It is expected that every project will report progress and status on a regular basis.  The reason for this being that the sponsor and other stakeholders want the comfort of knowing they have visibility of progress.  This helps ensure that there are no nasty surprises and, if the project is having challenges, it ensures that the sponsor and stakeholders are aware and gives them the opportunity to take corrective action (or stop the project before more money is spent).

It is very common for a project status to be reported by RAG.  RAG being the acronym for Red, Amber, Green.  The basic principle is:

  • Green = project is on track
  • Amber = some issues, being managed, needs to be closely monitored
  • Red = serious issues, dates being missed, recovery plan required

This simple approach makes it very easy for the projects at risk or in trouble to be identified and action taken.

Consistent RAG Reporting

It is very important for an organisation to be able to understand the trust what status is being reported for a project.  Therefore, it is very important to have clearly defined criteria for selecting the correct RAG status.  Having a standard definition for each status will reduce reporting inconsistencies such as where one project manager is very hard on their reporting where as another is very relaxed.

The aim of the definitions is to ensure that all projects of a similar status are reported using the same RAG.

PMO Actions

1. RAG Definition

Define sensible definitions and criteria to be used to set RAGs for:

  • Scope
  • Schedule
  • Costs
  • Benefits
  • Overall Status

You can also include other dimensions such as Resources.

Make sure that the definition and criteria for each makes sense, is easy to understand and does not involve subjectivity.

2. Document and Publish RAG Definitions

The PMO must ensure that the RAG reporting definitions and criteria are clearly communicated, especially to the project managers.  Time should be spent checking with the project managers to ensure a common understanding.

Guide of PMO RAG levels for reporting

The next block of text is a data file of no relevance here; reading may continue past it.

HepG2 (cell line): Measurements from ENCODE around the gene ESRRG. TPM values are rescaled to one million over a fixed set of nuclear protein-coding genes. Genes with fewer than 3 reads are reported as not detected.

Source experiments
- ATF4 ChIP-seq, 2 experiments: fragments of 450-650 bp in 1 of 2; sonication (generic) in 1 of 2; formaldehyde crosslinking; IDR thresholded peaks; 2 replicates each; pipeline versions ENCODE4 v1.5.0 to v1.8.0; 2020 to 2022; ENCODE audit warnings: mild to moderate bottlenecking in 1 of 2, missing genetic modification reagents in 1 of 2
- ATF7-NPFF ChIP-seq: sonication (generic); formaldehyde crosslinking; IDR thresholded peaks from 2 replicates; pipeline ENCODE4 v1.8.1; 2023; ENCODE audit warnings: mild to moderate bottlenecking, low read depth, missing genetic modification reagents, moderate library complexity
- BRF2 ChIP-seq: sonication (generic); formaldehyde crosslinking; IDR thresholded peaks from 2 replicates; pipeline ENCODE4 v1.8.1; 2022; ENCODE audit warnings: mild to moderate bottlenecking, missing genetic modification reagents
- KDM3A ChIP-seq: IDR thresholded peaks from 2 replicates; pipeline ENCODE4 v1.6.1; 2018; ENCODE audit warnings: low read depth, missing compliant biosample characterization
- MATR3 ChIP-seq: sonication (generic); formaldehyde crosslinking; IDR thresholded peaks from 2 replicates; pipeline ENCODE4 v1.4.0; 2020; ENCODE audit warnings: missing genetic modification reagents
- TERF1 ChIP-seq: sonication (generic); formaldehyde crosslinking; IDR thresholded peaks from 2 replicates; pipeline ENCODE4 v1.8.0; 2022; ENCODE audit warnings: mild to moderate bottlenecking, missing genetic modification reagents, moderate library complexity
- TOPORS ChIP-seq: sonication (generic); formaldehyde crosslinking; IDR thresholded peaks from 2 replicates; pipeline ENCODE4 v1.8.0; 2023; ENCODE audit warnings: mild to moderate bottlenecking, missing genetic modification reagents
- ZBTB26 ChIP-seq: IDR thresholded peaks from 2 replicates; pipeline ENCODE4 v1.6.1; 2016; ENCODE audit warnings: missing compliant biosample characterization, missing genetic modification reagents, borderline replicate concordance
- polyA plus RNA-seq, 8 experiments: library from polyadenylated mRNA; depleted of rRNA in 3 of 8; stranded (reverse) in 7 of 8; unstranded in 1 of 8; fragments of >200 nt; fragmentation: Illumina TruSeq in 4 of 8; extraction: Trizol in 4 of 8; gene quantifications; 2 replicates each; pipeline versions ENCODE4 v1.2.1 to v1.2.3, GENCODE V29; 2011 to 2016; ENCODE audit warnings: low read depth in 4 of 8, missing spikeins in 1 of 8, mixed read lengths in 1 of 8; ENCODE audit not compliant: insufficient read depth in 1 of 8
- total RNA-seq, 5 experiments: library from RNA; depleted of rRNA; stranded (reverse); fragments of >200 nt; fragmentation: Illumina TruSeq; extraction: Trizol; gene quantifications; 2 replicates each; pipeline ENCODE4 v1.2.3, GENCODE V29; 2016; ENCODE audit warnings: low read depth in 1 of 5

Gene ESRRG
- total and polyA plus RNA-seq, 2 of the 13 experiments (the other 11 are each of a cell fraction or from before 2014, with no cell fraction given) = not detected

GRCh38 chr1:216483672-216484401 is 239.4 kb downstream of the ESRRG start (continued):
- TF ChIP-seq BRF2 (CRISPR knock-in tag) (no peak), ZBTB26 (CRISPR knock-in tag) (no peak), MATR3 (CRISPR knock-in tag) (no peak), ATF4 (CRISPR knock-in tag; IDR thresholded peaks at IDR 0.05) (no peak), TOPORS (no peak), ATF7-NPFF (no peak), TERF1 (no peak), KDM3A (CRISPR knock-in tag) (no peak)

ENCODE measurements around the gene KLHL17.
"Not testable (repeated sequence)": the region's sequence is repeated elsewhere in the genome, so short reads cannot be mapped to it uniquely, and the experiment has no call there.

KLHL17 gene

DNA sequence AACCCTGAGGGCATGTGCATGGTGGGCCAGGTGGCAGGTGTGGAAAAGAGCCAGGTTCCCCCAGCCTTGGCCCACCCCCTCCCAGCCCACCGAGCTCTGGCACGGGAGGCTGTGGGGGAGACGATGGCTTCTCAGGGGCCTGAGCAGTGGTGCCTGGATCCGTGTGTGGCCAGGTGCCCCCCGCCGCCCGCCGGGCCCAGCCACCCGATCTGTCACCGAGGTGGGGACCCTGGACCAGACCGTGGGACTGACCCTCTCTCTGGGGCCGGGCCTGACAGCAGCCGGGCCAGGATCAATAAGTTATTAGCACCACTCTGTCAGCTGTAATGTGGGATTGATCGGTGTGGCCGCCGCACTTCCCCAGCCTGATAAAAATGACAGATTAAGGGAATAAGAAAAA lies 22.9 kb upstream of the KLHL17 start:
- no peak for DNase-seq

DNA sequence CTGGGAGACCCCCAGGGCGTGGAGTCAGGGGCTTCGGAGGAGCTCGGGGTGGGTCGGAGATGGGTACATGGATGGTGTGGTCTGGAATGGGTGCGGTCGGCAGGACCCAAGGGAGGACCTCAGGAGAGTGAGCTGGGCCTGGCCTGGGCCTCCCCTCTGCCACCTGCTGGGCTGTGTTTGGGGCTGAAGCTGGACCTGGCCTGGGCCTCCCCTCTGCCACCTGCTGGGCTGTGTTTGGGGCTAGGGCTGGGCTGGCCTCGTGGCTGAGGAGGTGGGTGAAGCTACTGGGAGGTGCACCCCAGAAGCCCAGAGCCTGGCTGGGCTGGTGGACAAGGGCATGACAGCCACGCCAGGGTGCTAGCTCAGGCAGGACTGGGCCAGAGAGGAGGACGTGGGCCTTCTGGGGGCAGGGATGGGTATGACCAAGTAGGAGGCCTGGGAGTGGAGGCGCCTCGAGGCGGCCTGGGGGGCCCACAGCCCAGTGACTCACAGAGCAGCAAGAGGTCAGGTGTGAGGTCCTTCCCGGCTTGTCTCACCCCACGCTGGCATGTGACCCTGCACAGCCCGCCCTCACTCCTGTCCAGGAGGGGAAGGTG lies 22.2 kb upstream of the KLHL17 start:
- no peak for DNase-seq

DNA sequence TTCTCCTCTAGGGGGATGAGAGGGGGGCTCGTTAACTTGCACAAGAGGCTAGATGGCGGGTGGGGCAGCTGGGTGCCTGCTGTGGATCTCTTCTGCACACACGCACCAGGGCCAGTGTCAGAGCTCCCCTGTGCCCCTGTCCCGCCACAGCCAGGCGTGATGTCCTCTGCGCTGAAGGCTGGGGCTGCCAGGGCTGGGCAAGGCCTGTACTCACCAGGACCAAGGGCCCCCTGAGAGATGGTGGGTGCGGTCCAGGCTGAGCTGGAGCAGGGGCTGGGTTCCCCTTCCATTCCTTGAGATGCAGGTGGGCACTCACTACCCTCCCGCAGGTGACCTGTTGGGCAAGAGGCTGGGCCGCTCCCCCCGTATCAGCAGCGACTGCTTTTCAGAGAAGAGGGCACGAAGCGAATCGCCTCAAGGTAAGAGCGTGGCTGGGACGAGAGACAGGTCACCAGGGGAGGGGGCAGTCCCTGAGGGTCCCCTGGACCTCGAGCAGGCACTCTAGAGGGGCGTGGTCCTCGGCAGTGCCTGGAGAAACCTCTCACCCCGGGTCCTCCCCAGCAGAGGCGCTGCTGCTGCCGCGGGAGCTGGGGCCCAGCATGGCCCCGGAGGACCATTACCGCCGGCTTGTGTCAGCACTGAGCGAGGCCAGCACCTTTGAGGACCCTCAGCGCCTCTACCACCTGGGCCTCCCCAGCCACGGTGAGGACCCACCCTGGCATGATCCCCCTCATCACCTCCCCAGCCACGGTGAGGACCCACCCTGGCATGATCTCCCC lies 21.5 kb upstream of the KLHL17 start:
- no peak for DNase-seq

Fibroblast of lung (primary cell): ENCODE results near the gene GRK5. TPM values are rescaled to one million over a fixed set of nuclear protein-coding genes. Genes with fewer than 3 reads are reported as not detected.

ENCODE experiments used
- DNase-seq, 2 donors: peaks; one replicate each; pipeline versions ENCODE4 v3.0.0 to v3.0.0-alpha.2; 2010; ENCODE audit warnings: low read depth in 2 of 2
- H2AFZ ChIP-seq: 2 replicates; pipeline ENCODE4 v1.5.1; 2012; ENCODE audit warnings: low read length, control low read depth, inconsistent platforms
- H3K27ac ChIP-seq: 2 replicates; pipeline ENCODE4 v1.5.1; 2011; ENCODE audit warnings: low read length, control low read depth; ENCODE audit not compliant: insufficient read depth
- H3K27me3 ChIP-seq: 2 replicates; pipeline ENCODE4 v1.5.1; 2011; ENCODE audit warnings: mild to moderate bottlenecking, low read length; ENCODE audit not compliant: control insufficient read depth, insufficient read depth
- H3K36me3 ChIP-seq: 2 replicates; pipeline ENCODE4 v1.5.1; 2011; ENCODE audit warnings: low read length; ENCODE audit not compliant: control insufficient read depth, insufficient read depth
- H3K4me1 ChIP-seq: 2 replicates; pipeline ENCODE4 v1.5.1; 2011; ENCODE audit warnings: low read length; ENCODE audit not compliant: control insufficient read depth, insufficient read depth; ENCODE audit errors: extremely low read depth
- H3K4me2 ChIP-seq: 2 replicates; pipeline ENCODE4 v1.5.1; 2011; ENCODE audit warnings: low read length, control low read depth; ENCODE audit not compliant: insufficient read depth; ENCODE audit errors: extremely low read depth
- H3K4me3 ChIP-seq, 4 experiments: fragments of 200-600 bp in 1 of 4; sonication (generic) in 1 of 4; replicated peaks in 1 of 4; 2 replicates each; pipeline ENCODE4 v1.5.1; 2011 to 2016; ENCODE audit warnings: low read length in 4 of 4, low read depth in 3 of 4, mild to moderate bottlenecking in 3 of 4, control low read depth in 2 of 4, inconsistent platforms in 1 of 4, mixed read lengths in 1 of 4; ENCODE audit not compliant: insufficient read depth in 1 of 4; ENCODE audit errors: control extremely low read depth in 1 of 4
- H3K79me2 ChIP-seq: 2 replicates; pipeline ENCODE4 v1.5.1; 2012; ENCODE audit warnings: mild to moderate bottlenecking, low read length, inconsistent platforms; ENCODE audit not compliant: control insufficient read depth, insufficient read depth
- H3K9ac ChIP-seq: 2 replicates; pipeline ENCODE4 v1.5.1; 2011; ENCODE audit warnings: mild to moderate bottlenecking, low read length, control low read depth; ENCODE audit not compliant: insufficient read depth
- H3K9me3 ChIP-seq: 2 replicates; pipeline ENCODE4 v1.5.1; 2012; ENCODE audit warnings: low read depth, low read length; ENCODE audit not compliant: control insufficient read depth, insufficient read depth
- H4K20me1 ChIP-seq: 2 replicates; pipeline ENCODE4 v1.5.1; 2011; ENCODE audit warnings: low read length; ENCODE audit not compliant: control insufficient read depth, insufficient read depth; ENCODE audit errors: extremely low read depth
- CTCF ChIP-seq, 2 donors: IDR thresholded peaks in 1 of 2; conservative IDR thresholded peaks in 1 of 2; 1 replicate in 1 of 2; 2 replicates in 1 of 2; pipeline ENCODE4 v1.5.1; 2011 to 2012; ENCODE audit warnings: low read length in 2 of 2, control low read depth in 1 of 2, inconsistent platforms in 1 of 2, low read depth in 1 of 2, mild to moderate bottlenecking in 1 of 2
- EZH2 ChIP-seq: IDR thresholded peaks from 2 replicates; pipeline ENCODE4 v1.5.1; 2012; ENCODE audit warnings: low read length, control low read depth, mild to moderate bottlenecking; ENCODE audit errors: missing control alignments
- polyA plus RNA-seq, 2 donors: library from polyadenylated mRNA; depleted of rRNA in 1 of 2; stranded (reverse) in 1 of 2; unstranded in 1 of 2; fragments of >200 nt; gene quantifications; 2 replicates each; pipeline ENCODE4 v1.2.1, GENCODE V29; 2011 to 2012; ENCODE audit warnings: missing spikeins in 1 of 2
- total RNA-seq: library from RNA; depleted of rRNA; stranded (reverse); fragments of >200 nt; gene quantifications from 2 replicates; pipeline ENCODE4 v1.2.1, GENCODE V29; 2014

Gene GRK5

3. PMO Review of Project Reports

As part of the review process of all project report submissions, the PMO should check the RAG status on each project to:

  • Ensure the project is using a RAG that reflects status
  • Ensure that RAGs are being consistently applied across all projects

Other tips and ideas

It is very common for a project to start move to Amber and then remain at Amber for the duration of the project.  This is not very helpful for monitoring progress.  To overcome this you can look to define further granularity for each RAG setting:

  • Green 1
  • Amber 2
  • Amber 3
  • Red 4
  • Red 5

Then when a project moves to Amber 2, it is highly likely it will move between Amber 2 and Amber 3.  This gives a better indication if the project is improving or deteriorating.

Another similar approach is to combine Red, Amber, Green with an arrow:

  • Up Arrow = status improving
  • Down Arrow = status deteriorating
  • Side Arrow = status remains the same

Whatever approach is chosen, just make sure that there is a clear definition and criteria to ensure the consistent application.

In summary

  • RAG is one of the universal standards for reporting project status
  • It is important that the definition and criteria is clearly defined and communicated
  • Independent review (normally by PMO) is critical to ensure consistency
  • Further granularity is possible using numbers or arrows